Transkei

From Academic Kids

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Political Map of South Africa

The poverty-stricken but beautiful Transkei — which roughly means the area over the Kei River — is situated in what is now part of the Eastern Cape Province of South Africa, bordered by the Umtavuma River in the north and the Great Kei River in the south, while the Indian Ocean and the Drakensberg Mountains of the landlocked kingdom of Lesotho served as Transkei's eastern and western frontiers rspectively. The main city is Umtata.

The Transkei has many rivers flowing from the mountains to the oceans, so unlike much of South Africa, it is relatively unscathed by drought. Xhosa, with its distinctive clicks derived from the Bushman or Khoi-San peoples, is the main language.

For much of the 1900s, many black male farmers in the Transkei were forced by punitive taxes levied only on Africans, known as poll taxes, to head north by train to work contracts underground in Johannesburg's brutal gold mines. Some never returned, crushed in rockfalls in mines with very low standards of safety for their workers. Others returned with dreadful lung diseases from inhaling particles, or tuberculosis. Migrant labour has continued to shape the Transkei ever since.

Nelson Mandela, South Africa's first democratic president, was born in the Transkei in 1918, and still has a home in Qunu. His first wife, the nurse Evelyn Mase, came from the Engcobo district of the Transkei, although they met in Johannesburg. That marriage produced three children, but broke up under the multiple strains of his constant absences, devotion to politics, and her reliance on a strain of Christianity which became increasingly hostile to political struggle. Mandela's second wife, Winnie Nomzamo Madikizela, came from the Pondoland district of the Transkei, although they too met in Johannesburg, where she was the city's first black social worker. Later, Winnie would be deeply torn by family discord which mirrored the country's political strife: while her husband was serving a life sentence on the notorious Robben Island prison for fighting for democracy, her father collaborated with the white regime and became the agriculture minister in the so-called self-governing state of Transkei.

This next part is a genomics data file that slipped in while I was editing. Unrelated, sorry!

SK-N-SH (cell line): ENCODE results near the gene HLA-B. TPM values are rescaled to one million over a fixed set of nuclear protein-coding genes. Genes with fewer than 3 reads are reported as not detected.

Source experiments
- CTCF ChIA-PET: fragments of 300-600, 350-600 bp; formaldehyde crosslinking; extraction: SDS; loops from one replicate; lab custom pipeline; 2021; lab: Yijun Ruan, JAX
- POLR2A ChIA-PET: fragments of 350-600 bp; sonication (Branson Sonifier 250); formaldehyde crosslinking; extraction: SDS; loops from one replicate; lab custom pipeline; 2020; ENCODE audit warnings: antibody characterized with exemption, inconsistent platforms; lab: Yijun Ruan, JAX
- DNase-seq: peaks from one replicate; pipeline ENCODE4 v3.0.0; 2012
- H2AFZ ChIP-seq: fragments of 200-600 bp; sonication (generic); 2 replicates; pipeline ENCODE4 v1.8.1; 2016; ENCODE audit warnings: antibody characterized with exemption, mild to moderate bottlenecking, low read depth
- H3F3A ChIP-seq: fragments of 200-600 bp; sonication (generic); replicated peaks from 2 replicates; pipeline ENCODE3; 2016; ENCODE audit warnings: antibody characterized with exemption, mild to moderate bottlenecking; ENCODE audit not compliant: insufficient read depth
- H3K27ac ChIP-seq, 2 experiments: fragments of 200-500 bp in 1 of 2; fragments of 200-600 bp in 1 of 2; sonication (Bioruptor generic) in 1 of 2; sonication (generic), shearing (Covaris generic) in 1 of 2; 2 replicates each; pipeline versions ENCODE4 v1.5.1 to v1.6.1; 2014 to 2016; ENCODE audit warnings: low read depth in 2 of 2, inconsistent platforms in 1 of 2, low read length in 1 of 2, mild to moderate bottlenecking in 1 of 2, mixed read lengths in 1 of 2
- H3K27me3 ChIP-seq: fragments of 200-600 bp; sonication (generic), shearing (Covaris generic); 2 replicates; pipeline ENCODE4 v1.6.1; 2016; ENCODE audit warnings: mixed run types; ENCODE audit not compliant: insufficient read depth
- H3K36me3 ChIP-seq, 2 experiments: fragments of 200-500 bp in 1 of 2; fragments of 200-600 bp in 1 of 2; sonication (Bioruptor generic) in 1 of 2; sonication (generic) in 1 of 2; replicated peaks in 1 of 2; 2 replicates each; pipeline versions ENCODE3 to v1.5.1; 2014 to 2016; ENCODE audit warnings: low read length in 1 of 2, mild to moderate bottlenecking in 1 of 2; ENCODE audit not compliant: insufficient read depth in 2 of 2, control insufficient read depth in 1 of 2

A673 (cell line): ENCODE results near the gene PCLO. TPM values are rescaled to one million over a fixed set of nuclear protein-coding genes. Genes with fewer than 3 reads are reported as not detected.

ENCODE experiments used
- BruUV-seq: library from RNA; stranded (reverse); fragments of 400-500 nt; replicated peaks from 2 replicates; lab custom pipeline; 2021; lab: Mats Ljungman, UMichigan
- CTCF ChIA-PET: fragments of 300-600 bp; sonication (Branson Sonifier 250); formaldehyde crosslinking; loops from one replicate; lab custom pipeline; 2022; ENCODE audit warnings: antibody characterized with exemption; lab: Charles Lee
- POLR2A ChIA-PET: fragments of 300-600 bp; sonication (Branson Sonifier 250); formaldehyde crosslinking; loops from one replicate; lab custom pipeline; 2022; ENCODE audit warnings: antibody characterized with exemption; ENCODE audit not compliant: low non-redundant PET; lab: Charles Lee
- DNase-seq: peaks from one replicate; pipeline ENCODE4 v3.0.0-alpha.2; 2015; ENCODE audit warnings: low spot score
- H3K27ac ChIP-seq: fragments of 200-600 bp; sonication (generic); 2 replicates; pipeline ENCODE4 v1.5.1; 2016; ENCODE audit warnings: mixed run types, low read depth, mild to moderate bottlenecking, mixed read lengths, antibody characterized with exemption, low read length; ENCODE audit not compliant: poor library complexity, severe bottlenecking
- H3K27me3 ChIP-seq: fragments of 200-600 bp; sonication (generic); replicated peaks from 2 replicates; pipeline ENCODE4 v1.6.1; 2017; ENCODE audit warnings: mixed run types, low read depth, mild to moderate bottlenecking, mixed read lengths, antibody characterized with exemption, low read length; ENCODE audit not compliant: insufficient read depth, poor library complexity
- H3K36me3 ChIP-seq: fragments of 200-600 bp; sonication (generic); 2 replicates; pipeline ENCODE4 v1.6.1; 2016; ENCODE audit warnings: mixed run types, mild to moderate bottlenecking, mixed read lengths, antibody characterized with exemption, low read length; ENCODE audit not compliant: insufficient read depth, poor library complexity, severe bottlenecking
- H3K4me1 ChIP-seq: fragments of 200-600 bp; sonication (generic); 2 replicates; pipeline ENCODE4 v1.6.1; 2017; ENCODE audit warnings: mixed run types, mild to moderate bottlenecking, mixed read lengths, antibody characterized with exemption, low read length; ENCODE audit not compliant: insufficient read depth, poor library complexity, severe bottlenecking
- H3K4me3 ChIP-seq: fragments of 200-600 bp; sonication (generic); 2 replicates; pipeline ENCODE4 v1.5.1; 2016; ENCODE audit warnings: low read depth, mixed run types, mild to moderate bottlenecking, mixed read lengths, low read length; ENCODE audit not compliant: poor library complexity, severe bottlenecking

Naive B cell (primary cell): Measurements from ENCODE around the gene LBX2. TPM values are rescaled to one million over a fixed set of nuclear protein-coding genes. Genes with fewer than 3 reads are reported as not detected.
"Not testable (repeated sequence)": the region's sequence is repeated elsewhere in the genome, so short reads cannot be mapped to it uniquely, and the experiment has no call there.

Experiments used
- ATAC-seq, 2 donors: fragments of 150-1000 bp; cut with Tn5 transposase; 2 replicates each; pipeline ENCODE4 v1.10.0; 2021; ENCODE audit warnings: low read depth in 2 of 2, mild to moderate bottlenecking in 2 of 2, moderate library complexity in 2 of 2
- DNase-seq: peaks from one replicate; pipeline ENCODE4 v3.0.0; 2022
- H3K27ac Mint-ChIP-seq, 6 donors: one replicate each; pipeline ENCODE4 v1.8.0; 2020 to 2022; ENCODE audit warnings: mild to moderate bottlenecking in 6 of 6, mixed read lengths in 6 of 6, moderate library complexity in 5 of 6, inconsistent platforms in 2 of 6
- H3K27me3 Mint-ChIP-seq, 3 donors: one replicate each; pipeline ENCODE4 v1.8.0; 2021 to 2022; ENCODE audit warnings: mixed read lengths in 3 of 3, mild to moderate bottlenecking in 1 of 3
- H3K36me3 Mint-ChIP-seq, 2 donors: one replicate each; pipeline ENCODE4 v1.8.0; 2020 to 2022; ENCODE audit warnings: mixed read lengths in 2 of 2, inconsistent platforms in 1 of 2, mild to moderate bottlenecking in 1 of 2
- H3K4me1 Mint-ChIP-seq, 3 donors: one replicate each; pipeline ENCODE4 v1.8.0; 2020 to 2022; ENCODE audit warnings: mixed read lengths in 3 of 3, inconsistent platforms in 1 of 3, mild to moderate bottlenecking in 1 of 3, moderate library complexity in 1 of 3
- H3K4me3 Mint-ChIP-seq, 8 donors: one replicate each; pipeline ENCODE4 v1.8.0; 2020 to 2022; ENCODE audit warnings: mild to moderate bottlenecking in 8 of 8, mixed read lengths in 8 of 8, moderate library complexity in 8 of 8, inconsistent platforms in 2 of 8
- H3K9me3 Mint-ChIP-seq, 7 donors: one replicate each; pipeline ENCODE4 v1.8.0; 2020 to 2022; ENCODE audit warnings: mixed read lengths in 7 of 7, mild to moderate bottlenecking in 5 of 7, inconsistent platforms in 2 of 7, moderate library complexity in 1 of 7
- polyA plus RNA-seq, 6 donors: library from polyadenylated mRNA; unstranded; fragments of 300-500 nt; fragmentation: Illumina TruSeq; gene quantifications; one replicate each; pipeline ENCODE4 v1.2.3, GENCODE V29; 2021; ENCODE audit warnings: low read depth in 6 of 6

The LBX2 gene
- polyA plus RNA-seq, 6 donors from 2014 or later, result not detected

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Flag of Transkei bantustan

In 1959, the National Party government introduced legislation to create eight ethnically and linguistically divided homelands for black South Africans, whether they wanted them or not. It was a brutal attempt to shoehorn 70% of the population into 13 % of the land. Even though two out of every three black South Africans was already living in urban regions, this legislation was designed to turn back the clock and force city residents to take up citizenship of these remote regions.

For much of its history, the Transkei homeland for Xhosa speakers was ruled with an iron fist by Chief Kaizer Daliwonga Matanzima, a nephew of Mandela's, who chose to collaborate with the repressive white minority government. In 1980, he deposed the king of the Thembu people, Sabata Dalindyebo. But the Transkei homeland was never recognised as a legitimate government either abroad or at home, and with the collapse of apartheid, it too dissolved.

See Also: Presidents of Transkei, Heads of Government of Transkei

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